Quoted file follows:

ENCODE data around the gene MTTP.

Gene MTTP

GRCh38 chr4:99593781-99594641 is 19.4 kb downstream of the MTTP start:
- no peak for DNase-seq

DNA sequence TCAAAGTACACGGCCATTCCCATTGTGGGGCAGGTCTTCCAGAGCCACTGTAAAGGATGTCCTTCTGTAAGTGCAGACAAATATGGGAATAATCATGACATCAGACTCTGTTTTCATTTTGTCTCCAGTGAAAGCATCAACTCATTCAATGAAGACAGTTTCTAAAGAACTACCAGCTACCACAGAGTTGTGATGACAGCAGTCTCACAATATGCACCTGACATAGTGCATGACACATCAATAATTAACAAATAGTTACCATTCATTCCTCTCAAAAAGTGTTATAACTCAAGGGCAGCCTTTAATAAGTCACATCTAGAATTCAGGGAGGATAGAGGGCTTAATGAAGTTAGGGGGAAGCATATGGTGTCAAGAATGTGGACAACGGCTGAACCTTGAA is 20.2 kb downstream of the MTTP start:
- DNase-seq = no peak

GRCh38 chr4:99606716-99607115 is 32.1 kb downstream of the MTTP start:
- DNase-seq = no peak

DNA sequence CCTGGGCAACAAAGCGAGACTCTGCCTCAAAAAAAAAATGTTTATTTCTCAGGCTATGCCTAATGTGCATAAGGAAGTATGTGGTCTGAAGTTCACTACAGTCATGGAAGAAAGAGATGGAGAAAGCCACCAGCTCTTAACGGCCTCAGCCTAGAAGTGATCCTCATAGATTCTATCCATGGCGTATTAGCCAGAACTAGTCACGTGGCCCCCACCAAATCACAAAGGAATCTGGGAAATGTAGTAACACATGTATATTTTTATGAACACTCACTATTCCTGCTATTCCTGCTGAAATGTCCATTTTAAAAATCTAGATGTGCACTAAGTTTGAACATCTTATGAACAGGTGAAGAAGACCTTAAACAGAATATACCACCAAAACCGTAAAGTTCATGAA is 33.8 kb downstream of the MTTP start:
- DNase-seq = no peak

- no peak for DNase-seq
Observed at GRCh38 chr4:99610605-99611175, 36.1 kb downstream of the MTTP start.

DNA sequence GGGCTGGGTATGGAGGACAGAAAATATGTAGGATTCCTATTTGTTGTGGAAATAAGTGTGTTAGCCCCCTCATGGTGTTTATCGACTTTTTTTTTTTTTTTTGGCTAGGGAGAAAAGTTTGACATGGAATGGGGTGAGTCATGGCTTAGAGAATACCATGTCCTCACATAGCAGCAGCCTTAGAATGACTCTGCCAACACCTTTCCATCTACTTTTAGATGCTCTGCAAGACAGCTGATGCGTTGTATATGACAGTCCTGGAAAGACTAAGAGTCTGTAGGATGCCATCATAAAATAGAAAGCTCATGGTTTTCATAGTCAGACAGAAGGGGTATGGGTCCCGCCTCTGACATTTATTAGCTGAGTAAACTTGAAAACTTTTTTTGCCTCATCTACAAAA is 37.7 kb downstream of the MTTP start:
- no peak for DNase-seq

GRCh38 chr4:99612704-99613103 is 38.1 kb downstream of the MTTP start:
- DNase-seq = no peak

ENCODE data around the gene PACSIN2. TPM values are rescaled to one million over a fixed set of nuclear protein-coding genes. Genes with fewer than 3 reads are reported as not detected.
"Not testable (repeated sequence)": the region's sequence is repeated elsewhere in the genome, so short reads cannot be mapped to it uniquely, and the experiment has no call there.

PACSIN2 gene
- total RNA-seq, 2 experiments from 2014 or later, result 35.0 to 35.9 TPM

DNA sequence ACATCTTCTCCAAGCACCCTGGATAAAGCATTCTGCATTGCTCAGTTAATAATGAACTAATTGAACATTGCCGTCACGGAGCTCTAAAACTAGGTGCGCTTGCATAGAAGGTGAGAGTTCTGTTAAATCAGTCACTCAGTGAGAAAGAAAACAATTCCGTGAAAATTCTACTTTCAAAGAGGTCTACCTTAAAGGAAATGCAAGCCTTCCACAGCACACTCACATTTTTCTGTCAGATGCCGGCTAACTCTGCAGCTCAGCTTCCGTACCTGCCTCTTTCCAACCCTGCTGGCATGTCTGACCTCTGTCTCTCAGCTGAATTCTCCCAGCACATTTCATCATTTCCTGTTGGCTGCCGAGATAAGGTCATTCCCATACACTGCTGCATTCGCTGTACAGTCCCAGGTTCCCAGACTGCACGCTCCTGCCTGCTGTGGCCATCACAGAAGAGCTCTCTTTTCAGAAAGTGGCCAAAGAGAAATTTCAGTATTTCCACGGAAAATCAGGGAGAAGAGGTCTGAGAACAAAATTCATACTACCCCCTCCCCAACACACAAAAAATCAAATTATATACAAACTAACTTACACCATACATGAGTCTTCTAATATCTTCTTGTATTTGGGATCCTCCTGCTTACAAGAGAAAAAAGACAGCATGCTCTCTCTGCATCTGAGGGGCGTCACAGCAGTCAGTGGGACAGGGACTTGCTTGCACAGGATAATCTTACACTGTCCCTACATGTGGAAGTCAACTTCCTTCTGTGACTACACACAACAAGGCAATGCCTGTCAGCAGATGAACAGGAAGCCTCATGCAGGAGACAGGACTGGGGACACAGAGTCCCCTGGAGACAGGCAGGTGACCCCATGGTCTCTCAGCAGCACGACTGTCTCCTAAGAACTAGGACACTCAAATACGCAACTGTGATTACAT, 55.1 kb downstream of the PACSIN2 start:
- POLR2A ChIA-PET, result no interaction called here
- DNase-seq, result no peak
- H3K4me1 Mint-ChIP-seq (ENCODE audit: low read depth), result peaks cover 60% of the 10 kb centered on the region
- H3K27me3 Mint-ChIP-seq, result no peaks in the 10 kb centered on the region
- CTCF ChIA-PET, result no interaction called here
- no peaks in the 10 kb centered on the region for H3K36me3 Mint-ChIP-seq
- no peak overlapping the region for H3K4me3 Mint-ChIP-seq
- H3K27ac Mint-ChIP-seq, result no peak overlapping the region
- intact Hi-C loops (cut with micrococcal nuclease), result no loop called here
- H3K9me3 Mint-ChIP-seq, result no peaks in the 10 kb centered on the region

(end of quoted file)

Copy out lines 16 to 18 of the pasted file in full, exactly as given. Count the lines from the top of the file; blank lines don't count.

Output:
- DNase-seq = no peak

ENCODE data around the gene PACSIN2. TPM values are rescaled to one million over a fixed set of nuclear protein-coding genes. Genes with fewer than 3 reads are reported as not detected.
"Not testable (repeated sequence)": the region's sequence is repeated elsewhere in the genome, so short reads cannot be mapped to it uniquely, and the experiment has no call there.